This issue is about affinities—forged, explored, and, sometimes, in need of repair.
The American painter Jacob Lawrence visited Nigeria in the 1960s and immersed himself in the country’s postcolonial creative ferment. He discovered an affinity with artists and writers in a group called the Mbari Club, publisher of the journal Black Orpheus. The story is told in an intriguing NEH-supported exhibition, which opened at the Chrysler Museum of Art in Norfolk, Virginia, and is now on view at the New Orleans Museum of Art. Writer Kristina Kay Robinson takes us there.
NEH Chair Shelly C. Lowe (Navajo) interviews Henrietta Mann (Cheyenne), an educator who, as this issue went to press, was awarded the National Humanities Medal by President Joe Biden. (Profiles of all the medalists will run in the summer issue). A child of two great grandmothers who survived the massacres at Sand Creek and Washita River, Mann played a formative role in the field of Native American studies. She became a much sought-after speaker and college president. Now in her eighties, Mann talks about the ongoing search for a way of life that puts us in community with nature and with each other.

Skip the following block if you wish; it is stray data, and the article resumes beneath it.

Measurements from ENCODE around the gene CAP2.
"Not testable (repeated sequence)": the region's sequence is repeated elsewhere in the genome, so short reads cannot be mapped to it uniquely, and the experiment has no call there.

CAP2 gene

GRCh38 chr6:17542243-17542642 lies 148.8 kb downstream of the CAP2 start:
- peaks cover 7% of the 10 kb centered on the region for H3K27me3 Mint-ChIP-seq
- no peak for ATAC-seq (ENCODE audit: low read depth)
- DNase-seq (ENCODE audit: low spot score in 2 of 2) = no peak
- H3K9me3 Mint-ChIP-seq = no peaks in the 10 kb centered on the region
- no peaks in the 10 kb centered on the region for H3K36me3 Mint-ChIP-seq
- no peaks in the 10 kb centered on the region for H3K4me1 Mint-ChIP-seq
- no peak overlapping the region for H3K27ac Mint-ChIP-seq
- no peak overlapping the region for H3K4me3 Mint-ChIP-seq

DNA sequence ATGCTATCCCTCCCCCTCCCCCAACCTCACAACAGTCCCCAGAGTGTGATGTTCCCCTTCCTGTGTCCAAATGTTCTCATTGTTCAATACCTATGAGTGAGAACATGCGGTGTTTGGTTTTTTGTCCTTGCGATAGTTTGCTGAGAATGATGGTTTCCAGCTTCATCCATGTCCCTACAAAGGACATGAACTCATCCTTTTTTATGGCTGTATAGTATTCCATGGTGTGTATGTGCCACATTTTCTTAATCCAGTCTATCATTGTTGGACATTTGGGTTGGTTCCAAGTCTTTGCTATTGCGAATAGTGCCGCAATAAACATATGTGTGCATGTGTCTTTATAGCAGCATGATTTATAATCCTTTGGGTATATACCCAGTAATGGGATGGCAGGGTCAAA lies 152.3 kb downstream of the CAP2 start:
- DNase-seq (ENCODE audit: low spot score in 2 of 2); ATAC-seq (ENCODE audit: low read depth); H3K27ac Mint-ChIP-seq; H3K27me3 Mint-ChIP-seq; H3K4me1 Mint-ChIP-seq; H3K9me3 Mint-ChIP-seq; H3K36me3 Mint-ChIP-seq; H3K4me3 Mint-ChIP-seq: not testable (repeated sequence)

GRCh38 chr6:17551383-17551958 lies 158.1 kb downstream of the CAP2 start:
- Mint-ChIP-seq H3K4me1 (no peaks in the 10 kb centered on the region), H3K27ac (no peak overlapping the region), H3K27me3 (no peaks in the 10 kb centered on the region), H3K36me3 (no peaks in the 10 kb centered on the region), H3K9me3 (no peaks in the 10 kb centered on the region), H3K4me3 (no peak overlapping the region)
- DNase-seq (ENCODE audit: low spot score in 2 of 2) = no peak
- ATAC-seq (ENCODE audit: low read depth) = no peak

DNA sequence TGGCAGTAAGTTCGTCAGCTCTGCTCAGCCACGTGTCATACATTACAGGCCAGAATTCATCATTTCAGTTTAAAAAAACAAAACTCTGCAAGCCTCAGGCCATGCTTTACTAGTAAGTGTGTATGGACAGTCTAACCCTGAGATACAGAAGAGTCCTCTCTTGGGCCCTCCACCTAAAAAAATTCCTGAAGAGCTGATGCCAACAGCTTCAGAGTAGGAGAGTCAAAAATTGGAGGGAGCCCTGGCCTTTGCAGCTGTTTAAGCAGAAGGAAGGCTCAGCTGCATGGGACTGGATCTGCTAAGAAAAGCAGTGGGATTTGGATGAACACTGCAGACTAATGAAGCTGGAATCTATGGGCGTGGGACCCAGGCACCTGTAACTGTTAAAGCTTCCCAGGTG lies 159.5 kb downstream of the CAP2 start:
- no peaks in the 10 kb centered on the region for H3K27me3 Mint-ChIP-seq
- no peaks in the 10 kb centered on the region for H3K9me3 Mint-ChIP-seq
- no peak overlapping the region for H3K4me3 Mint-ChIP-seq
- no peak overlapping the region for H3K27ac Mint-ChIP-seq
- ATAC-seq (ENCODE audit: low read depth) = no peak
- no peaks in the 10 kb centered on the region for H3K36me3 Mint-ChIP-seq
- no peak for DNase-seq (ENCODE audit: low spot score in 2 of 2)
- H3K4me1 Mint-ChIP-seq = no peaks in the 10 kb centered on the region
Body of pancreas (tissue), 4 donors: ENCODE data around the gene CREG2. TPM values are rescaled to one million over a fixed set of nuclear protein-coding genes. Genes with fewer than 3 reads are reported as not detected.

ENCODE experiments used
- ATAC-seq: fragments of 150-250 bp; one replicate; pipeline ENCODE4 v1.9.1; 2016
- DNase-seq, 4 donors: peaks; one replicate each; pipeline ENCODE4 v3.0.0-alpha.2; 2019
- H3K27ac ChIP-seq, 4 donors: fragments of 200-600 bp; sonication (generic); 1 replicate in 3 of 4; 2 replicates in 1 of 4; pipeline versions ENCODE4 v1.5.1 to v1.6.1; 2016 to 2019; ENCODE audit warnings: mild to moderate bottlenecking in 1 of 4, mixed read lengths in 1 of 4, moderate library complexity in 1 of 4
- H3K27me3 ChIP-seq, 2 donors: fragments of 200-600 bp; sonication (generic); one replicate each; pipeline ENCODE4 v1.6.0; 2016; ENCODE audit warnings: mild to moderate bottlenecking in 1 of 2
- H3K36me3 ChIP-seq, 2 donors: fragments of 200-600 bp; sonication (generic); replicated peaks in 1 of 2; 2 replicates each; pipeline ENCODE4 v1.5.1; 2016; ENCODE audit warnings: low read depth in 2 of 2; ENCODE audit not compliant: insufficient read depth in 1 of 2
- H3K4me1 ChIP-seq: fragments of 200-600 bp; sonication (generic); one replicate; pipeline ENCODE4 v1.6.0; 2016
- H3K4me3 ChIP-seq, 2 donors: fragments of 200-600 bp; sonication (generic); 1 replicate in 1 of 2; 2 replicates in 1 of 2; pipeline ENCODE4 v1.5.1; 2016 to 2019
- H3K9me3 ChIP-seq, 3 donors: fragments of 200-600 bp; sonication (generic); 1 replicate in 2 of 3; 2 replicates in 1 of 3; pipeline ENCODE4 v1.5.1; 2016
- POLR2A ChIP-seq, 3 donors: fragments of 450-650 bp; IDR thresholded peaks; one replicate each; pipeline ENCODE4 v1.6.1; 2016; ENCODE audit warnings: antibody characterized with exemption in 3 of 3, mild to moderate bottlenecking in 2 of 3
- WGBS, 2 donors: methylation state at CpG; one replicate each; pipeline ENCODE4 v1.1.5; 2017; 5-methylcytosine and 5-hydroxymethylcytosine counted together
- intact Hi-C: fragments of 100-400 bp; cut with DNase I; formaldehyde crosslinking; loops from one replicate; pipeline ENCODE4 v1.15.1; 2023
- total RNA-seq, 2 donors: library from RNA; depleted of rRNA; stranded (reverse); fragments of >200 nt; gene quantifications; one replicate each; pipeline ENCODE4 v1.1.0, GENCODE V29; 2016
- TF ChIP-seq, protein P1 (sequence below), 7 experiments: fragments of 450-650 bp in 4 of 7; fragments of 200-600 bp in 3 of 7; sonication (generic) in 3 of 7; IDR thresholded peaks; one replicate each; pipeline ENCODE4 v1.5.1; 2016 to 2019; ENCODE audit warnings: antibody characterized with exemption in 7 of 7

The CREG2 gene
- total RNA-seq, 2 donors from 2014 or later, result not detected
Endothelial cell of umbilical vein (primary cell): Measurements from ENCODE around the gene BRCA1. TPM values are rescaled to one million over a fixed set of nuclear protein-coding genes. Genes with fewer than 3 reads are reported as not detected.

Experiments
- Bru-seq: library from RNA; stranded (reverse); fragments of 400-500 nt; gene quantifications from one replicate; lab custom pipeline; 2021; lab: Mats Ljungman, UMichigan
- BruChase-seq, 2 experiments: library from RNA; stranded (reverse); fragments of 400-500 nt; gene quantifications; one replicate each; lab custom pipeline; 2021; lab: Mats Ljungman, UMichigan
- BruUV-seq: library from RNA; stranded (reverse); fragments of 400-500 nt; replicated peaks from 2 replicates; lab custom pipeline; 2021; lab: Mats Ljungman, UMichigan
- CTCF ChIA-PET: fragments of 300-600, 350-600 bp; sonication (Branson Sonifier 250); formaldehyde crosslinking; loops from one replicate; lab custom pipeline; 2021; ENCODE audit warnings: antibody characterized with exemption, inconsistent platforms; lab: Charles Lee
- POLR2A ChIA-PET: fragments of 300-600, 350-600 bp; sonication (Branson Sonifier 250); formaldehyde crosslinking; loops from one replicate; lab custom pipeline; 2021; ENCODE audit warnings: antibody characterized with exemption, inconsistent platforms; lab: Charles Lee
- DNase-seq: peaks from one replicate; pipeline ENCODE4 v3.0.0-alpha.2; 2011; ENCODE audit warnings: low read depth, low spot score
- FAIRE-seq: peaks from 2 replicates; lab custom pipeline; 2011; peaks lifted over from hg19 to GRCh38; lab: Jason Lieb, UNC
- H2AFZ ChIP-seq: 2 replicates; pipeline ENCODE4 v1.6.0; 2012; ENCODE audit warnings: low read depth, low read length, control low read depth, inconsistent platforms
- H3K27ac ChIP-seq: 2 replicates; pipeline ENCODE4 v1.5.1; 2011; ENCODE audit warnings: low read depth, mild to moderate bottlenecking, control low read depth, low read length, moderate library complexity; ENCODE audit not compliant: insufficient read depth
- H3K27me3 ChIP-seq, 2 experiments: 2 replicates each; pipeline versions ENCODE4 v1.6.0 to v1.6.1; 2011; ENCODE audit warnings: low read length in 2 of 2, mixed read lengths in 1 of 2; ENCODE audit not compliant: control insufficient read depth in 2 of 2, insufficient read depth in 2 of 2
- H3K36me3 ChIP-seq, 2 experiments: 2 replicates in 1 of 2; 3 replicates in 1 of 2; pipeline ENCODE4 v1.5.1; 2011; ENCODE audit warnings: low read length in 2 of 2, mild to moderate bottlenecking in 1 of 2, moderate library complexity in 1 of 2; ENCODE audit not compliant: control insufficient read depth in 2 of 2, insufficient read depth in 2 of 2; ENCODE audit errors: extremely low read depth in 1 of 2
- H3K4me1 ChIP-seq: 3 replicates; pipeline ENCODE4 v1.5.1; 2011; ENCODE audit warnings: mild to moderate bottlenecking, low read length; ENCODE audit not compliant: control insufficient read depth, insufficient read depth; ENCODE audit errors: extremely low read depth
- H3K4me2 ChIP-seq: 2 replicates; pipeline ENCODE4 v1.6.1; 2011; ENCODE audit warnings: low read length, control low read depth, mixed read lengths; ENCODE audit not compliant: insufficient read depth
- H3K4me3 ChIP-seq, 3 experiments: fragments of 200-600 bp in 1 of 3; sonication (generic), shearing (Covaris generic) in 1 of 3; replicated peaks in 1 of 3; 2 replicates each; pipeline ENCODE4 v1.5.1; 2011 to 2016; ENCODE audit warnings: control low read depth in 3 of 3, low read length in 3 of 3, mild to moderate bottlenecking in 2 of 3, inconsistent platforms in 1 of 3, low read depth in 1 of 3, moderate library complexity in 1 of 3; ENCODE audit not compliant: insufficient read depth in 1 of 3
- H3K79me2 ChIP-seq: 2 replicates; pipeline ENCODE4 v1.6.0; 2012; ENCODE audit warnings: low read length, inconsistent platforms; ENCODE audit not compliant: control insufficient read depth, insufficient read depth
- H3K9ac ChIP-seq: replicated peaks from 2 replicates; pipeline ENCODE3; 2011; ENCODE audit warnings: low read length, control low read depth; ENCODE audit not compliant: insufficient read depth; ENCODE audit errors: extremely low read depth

Mother Cabrini was born in Italy, became a nun, and came to the United States in 1889, writes Nick Ripatrazone. The short-statured and courageous Cabrini built schools, hospitals, and even churches, reuniting immigrants with the spiritual tradition they had left behind—and thus became the first American to be named a saint by the Catholic Church.
John James Audubon is in the news as bird-lovers question their connection to this nineteenth-century artist and biographer of birds. Christoph Irmscher of Indiana University, Bloomington, sketches an answer by focusing on Audubon’s art and what he calls the “radical parts of his legacy.”
Martha Gellhorn was known for her writing, her looks, and her marriage to Ernest Hemingway—and not always in that order. Alyson Foster profiles the novelist and gutsy war correspondent who sneaked into France and toured China. It’s a writer’s life, above all, with occasional triumphs and many a prosaic lull, though the prose tends to be excellent.
“Maḏayin” is an NEH-supported show of bark paintings that the Wall Street Journal said was “the most important exhibition of Aboriginal Australian art mounted in the western hemisphere in over 30 years.” Now at the American University Museum in Washington, D.C., Angelica Aboulhosn went over and took a look.
And there is more, including a profile of NEH’s senior deputy chair, Anthony Mitchell. The former head of human resources at NEH, Mitchell is supremely competent and something of an unofficial mayor at NEH—a natural leader. Yet he was taken aback, he says, when Chair Lowe asked him to become her number two.